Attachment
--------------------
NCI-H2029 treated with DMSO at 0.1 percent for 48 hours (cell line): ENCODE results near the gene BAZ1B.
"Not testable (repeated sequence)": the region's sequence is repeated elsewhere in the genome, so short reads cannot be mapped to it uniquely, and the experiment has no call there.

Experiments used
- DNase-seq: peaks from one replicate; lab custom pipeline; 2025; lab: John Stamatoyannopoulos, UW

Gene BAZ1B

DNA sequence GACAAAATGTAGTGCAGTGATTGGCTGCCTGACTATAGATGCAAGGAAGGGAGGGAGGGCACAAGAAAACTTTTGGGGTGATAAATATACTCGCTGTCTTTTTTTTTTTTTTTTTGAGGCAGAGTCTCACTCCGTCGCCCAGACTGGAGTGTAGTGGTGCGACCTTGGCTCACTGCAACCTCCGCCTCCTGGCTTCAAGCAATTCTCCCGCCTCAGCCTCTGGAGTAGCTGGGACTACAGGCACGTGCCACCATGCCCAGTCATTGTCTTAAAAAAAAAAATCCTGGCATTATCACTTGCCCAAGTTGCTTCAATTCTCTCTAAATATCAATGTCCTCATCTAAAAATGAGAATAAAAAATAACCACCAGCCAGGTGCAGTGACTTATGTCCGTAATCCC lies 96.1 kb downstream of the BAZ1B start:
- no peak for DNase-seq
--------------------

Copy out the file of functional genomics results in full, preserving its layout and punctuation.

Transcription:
NCI-H2029 treated with DMSO at 0.1 percent for 48 hours (cell line): ENCODE results near the gene BAZ1B.
"Not testable (repeated sequence)": the region's sequence is repeated elsewhere in the genome, so short reads cannot be mapped to it uniquely, and the experiment has no call there.

Experiments used
- DNase-seq: peaks from one replicate; lab custom pipeline; 2025; lab: John Stamatoyannopoulos, UW

Gene BAZ1B

DNA sequence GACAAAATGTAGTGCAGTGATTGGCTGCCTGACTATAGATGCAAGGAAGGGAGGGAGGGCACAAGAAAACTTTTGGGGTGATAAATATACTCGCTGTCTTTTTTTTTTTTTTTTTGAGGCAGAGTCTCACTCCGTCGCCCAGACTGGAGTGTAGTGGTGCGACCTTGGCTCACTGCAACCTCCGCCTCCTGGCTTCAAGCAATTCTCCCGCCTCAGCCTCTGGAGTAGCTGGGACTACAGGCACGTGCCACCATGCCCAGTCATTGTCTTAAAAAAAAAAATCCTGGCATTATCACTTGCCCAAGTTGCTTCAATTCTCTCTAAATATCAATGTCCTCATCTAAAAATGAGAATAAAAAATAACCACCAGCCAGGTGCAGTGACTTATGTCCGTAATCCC lies 96.1 kb downstream of the BAZ1B start:
- no peak for DNase-seq